Further sleuthing revealed the problem: the author had uncritically reported the best-case “2035 High Potential” scenario offered in the NPC’s latest report, in which production from tar sands rises to 6 mbpd; offshore Gulf of Mexico rises to 3 mbpd; “tight shale” (not to be confused with “tight oil”) rises from zero today to 1 mbpd; enhanced oil recovery technology adds another 0.6 mbpd, and Arctic production rises to over 2 mbpd.
The author did not mention that the NPC report also included an alternative, “2035 Limited” scenario, in which North American production actually falls about 1 mbpd from 2010 levels. ...
But a simple reality check should give any author pause before suggesting that some magical array of technologies will somehow double North American oil production over the next two decades, or that within the next decade unconventional supply in the U.S. and Canada, with a production cost in the range of $80 to $90 a barrel, will exceed supply in Saudi Arabia or Russia, where their production costs are half of that or less. And it doesn’t seem too much to ask that journalists bring a modicum of skepticism to their coverage of oil industry propaganda.
Let’s have another look at the chart of historical U.S. oil production, freely available on the EIA’s web site for anyone who cares to look at it:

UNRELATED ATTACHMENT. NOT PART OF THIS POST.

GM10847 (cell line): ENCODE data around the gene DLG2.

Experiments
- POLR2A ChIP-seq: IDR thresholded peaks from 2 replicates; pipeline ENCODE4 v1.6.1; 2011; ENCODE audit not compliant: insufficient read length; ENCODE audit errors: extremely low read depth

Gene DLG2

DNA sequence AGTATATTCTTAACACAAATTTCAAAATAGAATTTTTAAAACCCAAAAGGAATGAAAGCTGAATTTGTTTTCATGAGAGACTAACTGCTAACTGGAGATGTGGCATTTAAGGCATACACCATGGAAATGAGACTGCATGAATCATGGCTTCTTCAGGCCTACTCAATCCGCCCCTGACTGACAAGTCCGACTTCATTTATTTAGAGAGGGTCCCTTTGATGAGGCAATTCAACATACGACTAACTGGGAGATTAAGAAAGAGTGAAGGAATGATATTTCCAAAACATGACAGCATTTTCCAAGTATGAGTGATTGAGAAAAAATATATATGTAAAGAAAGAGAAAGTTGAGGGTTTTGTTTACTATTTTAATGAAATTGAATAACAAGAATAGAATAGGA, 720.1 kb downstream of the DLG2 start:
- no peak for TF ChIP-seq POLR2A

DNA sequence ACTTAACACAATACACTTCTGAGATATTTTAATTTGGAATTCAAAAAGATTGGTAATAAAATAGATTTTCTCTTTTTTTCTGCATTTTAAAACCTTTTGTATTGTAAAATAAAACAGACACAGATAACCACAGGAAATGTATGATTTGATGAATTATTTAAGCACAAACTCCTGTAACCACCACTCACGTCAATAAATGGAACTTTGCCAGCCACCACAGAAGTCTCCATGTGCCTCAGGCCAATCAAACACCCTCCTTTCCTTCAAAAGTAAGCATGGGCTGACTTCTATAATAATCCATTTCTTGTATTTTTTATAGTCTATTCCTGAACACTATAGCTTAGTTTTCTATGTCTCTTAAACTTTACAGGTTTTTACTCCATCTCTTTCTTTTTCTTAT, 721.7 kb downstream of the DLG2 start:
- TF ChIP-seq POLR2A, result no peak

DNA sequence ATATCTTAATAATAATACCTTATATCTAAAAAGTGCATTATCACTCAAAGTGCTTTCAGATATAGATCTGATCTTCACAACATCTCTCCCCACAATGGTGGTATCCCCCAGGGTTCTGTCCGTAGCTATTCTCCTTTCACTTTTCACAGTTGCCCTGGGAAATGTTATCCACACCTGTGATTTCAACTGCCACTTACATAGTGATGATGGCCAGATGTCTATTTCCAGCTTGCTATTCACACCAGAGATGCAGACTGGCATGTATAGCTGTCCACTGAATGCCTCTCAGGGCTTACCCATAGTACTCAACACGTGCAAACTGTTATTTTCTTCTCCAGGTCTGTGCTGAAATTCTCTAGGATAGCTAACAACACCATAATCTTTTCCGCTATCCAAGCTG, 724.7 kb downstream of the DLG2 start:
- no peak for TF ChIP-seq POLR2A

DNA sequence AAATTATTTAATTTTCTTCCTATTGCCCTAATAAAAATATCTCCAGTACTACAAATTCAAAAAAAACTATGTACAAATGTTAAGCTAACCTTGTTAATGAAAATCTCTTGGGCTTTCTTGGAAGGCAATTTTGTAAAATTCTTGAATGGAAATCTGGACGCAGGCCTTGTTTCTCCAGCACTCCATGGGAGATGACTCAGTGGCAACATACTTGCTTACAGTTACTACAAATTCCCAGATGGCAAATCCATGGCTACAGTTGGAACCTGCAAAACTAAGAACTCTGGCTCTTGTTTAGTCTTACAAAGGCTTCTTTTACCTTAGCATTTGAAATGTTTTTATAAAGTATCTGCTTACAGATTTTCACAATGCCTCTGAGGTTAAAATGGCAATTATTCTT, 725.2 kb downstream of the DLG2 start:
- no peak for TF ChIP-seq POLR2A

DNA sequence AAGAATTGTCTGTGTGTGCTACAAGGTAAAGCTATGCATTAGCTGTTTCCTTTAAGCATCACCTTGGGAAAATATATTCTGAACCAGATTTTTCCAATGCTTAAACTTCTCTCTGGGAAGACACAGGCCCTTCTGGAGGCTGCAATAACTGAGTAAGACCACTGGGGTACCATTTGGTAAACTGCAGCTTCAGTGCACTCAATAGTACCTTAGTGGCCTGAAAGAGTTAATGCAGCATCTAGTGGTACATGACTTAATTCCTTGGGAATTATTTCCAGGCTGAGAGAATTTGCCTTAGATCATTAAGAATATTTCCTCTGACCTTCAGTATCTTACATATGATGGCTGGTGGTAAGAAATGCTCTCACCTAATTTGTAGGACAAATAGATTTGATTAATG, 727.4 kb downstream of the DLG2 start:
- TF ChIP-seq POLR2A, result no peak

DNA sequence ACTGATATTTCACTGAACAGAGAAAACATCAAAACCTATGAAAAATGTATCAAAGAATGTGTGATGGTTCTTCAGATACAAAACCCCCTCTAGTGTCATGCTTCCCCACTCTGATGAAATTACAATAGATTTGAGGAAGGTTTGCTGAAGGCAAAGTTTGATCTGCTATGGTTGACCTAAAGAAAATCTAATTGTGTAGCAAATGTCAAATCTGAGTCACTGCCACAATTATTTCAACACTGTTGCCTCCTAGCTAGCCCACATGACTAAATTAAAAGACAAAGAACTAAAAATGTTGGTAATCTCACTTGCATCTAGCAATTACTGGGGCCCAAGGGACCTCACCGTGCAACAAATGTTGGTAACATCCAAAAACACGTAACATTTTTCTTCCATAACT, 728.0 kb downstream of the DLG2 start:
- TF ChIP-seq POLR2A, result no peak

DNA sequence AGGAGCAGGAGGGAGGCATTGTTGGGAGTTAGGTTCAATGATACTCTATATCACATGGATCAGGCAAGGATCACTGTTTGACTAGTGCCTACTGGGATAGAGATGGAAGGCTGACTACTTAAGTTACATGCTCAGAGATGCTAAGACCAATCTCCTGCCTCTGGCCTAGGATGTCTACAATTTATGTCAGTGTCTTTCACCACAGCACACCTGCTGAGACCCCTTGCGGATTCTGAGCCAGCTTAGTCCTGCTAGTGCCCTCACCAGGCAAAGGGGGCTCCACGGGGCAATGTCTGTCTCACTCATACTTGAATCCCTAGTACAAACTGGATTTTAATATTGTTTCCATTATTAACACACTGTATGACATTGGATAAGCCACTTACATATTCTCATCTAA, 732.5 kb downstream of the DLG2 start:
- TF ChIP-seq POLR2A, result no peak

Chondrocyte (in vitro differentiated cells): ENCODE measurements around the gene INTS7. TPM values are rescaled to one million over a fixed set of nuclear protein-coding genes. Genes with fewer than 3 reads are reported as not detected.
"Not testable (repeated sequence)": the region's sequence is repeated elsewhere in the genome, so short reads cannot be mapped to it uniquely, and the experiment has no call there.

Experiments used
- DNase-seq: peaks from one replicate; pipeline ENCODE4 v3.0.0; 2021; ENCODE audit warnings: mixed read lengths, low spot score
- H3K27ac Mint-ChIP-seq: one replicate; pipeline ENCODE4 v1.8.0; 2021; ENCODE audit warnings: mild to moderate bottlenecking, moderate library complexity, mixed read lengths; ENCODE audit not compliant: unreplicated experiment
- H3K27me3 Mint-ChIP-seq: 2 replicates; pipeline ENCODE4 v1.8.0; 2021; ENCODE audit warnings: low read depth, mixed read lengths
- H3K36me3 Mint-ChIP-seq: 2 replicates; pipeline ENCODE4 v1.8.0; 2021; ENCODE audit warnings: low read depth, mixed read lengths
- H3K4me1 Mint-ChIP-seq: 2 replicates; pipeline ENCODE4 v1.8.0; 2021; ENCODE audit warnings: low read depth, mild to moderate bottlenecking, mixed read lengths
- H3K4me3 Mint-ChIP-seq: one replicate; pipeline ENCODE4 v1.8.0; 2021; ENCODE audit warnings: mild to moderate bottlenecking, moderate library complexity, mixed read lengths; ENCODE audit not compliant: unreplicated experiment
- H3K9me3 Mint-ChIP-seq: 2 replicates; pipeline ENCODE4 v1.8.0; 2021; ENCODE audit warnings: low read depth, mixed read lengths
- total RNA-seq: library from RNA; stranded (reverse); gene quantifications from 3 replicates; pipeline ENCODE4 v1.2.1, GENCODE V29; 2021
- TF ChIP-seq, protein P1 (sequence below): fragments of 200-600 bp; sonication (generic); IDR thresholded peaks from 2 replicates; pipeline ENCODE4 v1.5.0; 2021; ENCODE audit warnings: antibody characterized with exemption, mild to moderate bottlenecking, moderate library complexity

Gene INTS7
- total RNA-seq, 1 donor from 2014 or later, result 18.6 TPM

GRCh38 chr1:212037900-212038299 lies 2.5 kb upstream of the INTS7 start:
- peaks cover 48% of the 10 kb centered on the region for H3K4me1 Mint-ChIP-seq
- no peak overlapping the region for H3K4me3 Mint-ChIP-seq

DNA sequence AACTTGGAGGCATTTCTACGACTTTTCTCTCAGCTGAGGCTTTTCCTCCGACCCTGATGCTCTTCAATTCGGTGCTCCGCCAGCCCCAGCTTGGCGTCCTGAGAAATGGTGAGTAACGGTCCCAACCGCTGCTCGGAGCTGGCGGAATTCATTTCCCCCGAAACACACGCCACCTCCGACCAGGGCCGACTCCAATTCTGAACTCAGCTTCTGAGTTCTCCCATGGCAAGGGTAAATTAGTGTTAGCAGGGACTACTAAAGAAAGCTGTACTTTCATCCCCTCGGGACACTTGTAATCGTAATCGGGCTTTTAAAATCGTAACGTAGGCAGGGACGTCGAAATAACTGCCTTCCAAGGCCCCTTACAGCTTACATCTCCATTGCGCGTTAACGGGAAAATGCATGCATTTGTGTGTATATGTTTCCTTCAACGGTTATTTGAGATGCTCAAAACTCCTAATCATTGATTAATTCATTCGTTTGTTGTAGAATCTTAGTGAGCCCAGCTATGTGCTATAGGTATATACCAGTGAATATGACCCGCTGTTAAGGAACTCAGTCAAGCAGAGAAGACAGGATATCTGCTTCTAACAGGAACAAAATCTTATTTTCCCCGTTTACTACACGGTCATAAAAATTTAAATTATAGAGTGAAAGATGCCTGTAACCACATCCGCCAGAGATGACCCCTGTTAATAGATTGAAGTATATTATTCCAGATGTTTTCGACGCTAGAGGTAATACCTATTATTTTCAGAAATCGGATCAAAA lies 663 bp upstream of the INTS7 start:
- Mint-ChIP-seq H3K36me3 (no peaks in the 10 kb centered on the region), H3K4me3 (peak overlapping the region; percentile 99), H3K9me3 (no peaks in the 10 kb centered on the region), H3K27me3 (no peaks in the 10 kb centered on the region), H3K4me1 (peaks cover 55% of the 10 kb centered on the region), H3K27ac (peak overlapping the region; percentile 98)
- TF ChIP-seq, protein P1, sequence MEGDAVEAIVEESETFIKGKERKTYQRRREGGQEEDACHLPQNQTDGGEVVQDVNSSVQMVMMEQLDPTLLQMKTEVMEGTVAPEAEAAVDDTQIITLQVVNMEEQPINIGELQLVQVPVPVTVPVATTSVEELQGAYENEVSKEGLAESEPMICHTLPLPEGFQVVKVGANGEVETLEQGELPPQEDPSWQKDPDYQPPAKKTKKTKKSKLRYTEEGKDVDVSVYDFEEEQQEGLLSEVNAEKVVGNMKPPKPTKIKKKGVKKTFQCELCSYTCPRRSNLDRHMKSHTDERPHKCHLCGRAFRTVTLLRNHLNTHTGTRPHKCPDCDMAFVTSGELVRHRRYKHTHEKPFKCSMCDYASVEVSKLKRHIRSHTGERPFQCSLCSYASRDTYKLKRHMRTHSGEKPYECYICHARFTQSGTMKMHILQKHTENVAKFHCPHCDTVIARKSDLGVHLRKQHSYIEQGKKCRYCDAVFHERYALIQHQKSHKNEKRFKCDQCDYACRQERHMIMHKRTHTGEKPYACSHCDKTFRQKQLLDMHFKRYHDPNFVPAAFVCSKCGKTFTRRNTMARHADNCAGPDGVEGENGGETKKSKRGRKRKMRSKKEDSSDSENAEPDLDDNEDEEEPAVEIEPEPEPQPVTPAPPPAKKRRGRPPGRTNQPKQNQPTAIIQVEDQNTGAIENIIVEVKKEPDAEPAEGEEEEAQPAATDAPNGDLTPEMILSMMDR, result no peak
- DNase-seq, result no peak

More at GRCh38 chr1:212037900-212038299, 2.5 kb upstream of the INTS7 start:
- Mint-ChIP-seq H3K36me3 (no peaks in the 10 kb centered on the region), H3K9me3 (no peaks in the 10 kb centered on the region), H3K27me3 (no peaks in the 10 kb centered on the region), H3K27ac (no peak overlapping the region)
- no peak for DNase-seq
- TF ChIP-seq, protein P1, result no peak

That little bump at the end is what all the fuss over unconventional oil in the U.S. is about. I suppose if one ignores the production costs and flow rates and takes plenty of antidepressants, one could imagine that bump is a U-turn that could eventually send U.S. production back up and over its 1970 peak. But I assure you that once you spend a few thousand hours gaining literacy in the subject, such that you can read and understand these scenarios, such optimistic visions begin to sound more like whistling past the graveyard than serious forecasting.
Just remember this: In the eyes of most editors, an optimistic take on future supply is just good energy journalism. And a balanced, nuanced article with indeterminate conclusions doesn’t sell papers. But a pessimistic take (no matter how true, or buttressed by facts) is editorializing, which is bad.